Thomas Tress, Chief Financial Officer of Borussia Dortmund, sheds some light on the club's partnership with Johor Darul Ta'zim (JDT) and talks about club management...
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Borussia Dortmund confirmed their partnership with JDT last year. How did it begin in the first place?
It was through one of our former players, Dedé, whom JDT got in touch with. Due to our reputation in producing good players, they were interested to cooperate with Dortmund on their youth development project.
So, how does the partnership work?
We have agreed to a one-year deal with JDT, which will see us send our youth coaches in Germany to Malaysia to assist them. Our coaches will help them understand how professional football clubs in Europe are being run, so that they can learn and replicate it in Malaysia.
The partnership seems to be very beneficial to JDT, but what about Dortmund? What do the club get in return?
In terms of brand growth and awareness, it is an important partnership for us. Through this partnership, Dortmund will be able to get more awareness in Asia, which is a very crucial market for us because the popularity of Dortmund and the Bundesliga [outside Germany] are higher here than in any other part of the world.
Besides Dortmund and a few German clubs, not many actually promote themselves outside the country. What do you think?
I guess that some of them are not that developed with respect to their management and international understanding of business. Many clubs are not aware of the importance of going international and getting more awareness. We have seen what has happened, for example, in England and to the Premier League clubs after they spread their awareness in Asia. Compared to them, there is still a long way to go for the Bundesliga.
10 years ago, when the new Dortmund management just started, my colleagues and I faced a situation where we had huge fixed-rate bonds and a lot of financial liabilities. Hence, we had to develop new strategies to grow in revenues and profitability, and get rid of those high financial burdens. The German market alone does not give us the possibility to have that growth, so we decided to venture into the international scene. Now we have about €260 million in revenues and, financially, we are second in Germany after Bayern Munich.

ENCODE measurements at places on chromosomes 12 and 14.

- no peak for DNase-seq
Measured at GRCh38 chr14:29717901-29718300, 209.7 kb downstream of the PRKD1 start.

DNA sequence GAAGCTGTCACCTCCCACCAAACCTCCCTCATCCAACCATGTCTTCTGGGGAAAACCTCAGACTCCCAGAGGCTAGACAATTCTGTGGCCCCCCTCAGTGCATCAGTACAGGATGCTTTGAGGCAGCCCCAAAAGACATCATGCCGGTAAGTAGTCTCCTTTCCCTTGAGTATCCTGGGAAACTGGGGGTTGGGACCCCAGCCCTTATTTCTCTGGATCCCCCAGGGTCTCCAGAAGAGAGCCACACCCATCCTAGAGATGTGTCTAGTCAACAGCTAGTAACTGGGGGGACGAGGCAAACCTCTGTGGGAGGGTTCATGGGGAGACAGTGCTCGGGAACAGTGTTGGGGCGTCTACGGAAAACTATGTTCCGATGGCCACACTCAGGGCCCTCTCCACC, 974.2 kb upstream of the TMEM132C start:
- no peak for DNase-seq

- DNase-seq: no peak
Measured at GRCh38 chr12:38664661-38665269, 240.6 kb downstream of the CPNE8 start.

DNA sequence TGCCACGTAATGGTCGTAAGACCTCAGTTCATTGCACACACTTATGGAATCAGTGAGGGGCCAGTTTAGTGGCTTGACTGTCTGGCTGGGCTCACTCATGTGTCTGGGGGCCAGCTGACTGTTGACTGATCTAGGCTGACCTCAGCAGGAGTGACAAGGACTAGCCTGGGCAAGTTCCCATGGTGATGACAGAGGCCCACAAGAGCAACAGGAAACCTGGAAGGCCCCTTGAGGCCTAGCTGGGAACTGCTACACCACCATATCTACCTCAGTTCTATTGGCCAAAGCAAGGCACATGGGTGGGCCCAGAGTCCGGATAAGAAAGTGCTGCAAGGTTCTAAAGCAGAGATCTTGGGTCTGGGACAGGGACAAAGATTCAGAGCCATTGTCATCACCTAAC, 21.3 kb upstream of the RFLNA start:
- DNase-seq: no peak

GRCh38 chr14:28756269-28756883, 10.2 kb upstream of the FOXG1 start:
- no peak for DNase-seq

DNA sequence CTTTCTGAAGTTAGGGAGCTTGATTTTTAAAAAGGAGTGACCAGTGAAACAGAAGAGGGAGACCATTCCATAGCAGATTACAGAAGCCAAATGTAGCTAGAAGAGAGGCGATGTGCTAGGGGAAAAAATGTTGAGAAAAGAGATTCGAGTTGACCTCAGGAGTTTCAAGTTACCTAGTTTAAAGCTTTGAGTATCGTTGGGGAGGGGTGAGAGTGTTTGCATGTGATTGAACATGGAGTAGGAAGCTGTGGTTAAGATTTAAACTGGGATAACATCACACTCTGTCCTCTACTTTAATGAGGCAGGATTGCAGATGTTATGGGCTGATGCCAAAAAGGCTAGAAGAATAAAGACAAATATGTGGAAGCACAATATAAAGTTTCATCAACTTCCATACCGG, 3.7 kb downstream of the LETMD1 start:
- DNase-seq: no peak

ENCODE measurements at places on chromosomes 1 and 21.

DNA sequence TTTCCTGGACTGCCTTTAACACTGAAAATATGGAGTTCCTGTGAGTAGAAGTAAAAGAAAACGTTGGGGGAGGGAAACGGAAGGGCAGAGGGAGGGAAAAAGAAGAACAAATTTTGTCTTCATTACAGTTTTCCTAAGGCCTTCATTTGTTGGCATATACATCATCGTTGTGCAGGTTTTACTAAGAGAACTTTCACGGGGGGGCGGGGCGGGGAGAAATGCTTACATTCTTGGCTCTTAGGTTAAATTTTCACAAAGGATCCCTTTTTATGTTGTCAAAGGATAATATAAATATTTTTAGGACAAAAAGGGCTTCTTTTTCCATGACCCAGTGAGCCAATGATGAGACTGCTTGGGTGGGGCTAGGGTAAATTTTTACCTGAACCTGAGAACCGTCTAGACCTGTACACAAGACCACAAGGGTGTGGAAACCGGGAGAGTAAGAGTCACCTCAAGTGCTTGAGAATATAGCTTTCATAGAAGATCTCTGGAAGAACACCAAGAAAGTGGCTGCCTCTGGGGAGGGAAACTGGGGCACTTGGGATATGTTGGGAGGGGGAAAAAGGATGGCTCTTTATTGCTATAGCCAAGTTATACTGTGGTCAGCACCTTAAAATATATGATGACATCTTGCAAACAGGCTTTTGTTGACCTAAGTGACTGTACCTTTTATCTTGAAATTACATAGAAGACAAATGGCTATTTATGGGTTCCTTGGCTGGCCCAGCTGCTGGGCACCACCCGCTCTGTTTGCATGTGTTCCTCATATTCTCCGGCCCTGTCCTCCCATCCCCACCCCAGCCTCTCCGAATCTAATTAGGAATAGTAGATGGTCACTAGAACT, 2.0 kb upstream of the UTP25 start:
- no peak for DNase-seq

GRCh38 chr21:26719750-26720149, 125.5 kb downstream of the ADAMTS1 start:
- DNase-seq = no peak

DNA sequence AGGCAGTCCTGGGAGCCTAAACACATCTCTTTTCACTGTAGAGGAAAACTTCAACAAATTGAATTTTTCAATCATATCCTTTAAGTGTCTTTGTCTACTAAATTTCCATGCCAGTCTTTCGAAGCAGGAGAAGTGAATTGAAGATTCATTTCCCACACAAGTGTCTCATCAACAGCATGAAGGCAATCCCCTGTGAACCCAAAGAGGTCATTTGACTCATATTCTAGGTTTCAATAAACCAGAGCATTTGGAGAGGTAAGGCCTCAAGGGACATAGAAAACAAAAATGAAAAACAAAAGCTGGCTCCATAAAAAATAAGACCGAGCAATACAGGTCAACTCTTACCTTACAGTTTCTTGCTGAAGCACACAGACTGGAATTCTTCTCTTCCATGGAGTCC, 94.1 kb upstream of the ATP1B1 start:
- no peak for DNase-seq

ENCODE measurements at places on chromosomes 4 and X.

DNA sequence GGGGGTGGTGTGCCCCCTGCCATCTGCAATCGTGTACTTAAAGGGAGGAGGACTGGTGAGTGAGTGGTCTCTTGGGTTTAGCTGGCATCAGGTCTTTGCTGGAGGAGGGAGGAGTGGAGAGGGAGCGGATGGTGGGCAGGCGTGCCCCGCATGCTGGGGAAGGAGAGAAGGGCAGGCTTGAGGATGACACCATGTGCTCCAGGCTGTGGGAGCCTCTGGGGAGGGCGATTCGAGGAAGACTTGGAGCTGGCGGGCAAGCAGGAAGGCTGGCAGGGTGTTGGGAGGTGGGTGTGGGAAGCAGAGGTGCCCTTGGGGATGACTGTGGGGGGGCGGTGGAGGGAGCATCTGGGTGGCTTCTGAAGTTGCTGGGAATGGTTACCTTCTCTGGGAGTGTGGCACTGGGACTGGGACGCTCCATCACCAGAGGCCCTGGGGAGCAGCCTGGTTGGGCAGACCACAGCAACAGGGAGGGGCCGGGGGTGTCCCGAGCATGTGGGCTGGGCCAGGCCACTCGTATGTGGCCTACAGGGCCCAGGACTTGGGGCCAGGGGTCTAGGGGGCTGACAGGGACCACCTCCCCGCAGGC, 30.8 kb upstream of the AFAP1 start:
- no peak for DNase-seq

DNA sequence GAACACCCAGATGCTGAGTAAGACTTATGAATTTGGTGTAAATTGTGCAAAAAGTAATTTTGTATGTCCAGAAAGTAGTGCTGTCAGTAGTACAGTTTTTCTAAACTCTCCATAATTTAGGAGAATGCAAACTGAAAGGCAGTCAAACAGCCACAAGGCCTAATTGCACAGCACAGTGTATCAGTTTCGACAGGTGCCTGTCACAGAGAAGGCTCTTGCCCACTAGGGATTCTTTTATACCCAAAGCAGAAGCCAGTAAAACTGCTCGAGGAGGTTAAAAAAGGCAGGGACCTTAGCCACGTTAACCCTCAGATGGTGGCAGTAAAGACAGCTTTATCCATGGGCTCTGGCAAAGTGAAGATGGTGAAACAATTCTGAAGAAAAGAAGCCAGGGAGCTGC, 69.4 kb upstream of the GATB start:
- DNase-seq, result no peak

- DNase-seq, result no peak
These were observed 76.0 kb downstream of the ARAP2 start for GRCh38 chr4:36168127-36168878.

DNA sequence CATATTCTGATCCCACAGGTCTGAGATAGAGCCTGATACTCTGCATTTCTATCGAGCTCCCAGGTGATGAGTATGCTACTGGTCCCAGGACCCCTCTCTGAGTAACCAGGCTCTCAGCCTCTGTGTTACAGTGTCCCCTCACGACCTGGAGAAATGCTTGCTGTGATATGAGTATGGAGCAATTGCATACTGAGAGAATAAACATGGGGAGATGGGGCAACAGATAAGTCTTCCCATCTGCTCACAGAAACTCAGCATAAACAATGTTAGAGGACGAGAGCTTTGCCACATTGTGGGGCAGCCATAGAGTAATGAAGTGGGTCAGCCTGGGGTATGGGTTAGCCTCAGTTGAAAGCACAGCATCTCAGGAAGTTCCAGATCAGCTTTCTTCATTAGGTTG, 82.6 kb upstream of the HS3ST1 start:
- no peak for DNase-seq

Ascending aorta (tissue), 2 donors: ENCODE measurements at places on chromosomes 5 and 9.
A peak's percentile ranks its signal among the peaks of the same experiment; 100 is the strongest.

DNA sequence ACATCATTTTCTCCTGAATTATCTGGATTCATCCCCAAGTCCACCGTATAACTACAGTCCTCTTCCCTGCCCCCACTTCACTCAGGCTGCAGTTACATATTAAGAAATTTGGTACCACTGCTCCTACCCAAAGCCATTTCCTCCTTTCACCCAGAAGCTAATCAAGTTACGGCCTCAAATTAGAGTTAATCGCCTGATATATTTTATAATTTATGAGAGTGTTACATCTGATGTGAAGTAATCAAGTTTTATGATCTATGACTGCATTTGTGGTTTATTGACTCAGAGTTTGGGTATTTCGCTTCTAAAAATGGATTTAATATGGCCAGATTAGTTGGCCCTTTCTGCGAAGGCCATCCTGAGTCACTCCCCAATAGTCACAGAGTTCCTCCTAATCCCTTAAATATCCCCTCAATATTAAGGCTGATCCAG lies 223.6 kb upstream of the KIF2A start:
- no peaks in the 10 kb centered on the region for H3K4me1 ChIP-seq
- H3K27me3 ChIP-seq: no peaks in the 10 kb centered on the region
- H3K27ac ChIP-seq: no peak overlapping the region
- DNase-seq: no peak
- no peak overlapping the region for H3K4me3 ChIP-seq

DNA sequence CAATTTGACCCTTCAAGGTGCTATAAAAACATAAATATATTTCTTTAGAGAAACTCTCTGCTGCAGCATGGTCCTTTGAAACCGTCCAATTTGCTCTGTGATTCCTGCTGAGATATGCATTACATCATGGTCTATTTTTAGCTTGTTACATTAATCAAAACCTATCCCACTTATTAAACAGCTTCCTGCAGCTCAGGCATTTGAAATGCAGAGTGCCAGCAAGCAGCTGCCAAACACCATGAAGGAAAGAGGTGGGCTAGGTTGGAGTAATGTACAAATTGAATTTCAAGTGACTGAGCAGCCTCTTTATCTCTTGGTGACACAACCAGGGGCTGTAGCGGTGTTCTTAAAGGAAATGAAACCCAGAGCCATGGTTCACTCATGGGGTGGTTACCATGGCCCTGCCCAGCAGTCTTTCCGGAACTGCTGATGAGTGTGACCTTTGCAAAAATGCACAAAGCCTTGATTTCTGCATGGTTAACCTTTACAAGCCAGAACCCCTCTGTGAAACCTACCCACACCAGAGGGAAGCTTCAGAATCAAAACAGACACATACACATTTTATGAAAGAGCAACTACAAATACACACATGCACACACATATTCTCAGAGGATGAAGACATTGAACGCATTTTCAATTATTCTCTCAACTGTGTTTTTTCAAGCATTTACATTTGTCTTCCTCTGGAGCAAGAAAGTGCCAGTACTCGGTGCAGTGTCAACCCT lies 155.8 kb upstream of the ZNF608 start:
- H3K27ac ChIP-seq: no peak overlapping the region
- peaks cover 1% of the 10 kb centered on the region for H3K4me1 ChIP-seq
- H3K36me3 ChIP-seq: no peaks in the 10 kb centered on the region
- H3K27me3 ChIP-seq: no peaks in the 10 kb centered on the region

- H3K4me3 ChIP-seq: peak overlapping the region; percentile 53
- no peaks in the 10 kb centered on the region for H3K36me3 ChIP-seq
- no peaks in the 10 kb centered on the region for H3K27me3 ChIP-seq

Speaking of that, Dortmund have successfully bounced back from being on the brink of bankruptcy to become bigger and more successful than ever. What’s the secret?
There is no secret, really. We have merely applied economic principles and knowledge of the 21st century to our club. To run a club professionally, it’s not just a question about cutting down the costs but also on how to increase the revenues. So, we have strategies in place to move the club forward. We have renegotiated with our bank to prolong our credit line, bought back our stadium to cut down the rent, invested in our youth academy, and executed various marketing plans. All these things we have done so far are just small stones to build a new building.
As we all know, the tickets to Dortmund games are quite affordable. Have the club never thought of increasing the prices?
For the record, just 15% of our total revenues are from the ticket sales. It is low, but we believe it is not recommended to have a high increase in our ticket prices because it will change the atmosphere in the stadium, which is outstanding. Our South Stand is well known all around the world for having 25,000 supporters standing and yelling to inspire the team to success, and we want to maintain that atmosphere. If we increase the prices to match those in the Premier League, it will affect our crowd attendance. That is not Borussia Dortmund. We are very grounded and love being loved by our fans. We have to accept and respect them, which is why we will not increase our ticket prices to the Premier League level.
Just like Dortmund, JDT also have one the most affordable ticket prices in Malaysian top-flight football. However, they haven’t been doing too well in terms of ticket sales. What are they missing?
It is something that needs time and patience. If JDT continue to maintain their low ticket prices and achieve success, the crowd will definitely come to the stadium. Furthermore, their tickets might be relatively cheap, but we still need to factor in, for instance, the income level of the crowd, who might not be able to afford it.
Lastly, what’s your impression of the Southern Tigers so far?
I have not had the opportunity to get to know more about the club yet, but I know they are a very ambitious side. [Having been just rebranded] they do not have much history yet, but they have a big ambition to grow. With the support of the Crown Prince of Johor, I think they can do well.